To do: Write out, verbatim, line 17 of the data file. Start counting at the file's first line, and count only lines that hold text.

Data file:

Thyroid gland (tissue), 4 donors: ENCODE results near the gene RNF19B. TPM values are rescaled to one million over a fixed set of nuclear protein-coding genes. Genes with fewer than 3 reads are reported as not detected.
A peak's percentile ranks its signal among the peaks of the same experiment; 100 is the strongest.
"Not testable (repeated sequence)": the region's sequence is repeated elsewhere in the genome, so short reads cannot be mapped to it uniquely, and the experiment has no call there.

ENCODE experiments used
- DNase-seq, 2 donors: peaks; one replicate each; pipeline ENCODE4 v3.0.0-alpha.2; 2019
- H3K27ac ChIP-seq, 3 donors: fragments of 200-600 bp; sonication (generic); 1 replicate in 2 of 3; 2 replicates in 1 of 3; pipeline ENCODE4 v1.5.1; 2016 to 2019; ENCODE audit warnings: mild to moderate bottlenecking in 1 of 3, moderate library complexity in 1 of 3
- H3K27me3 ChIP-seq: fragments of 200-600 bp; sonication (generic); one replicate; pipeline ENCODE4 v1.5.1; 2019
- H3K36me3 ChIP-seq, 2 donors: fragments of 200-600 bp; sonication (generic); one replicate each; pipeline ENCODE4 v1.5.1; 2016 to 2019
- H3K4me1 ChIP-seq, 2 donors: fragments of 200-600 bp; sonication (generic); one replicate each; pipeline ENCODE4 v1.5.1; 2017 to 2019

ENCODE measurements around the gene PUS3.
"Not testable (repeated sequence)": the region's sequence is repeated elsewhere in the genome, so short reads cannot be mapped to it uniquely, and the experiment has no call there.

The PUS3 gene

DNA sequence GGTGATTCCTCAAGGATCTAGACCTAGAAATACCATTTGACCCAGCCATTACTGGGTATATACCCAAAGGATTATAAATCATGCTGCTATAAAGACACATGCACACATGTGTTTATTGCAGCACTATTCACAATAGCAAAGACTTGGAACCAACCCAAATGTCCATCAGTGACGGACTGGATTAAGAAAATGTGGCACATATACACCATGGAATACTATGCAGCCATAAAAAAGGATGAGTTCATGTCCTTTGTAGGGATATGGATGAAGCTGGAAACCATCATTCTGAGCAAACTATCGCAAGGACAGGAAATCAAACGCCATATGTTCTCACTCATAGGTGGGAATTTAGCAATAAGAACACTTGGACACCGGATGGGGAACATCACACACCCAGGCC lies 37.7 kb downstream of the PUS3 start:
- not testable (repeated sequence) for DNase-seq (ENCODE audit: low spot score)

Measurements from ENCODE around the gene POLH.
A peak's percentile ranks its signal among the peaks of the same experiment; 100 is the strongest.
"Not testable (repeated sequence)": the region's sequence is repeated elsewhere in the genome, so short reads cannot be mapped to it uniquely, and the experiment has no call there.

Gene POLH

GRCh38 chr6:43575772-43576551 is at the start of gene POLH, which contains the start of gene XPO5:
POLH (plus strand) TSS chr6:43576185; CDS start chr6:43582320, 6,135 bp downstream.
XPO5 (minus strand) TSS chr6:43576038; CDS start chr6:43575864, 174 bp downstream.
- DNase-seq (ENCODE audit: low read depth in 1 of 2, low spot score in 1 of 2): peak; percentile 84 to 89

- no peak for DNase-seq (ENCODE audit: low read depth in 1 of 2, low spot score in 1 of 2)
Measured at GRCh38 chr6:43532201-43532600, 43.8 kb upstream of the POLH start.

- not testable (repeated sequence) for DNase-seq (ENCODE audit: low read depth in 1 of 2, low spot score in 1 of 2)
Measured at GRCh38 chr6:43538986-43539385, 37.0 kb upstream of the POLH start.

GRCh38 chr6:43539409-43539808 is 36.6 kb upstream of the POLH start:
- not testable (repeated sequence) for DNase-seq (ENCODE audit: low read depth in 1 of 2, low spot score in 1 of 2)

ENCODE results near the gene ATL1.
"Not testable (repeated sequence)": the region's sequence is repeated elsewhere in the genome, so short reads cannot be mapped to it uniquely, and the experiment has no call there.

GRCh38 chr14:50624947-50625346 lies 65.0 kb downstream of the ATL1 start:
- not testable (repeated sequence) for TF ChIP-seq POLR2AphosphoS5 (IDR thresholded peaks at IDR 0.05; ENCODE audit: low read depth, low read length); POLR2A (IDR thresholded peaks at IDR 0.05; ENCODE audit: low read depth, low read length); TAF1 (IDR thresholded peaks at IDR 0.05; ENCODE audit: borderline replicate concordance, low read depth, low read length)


"Not testable (repeated sequence)": the region's sequence is repeated elsewhere in the genome, so short reads cannot be mapped to it uniquely, and the experiment has no call there.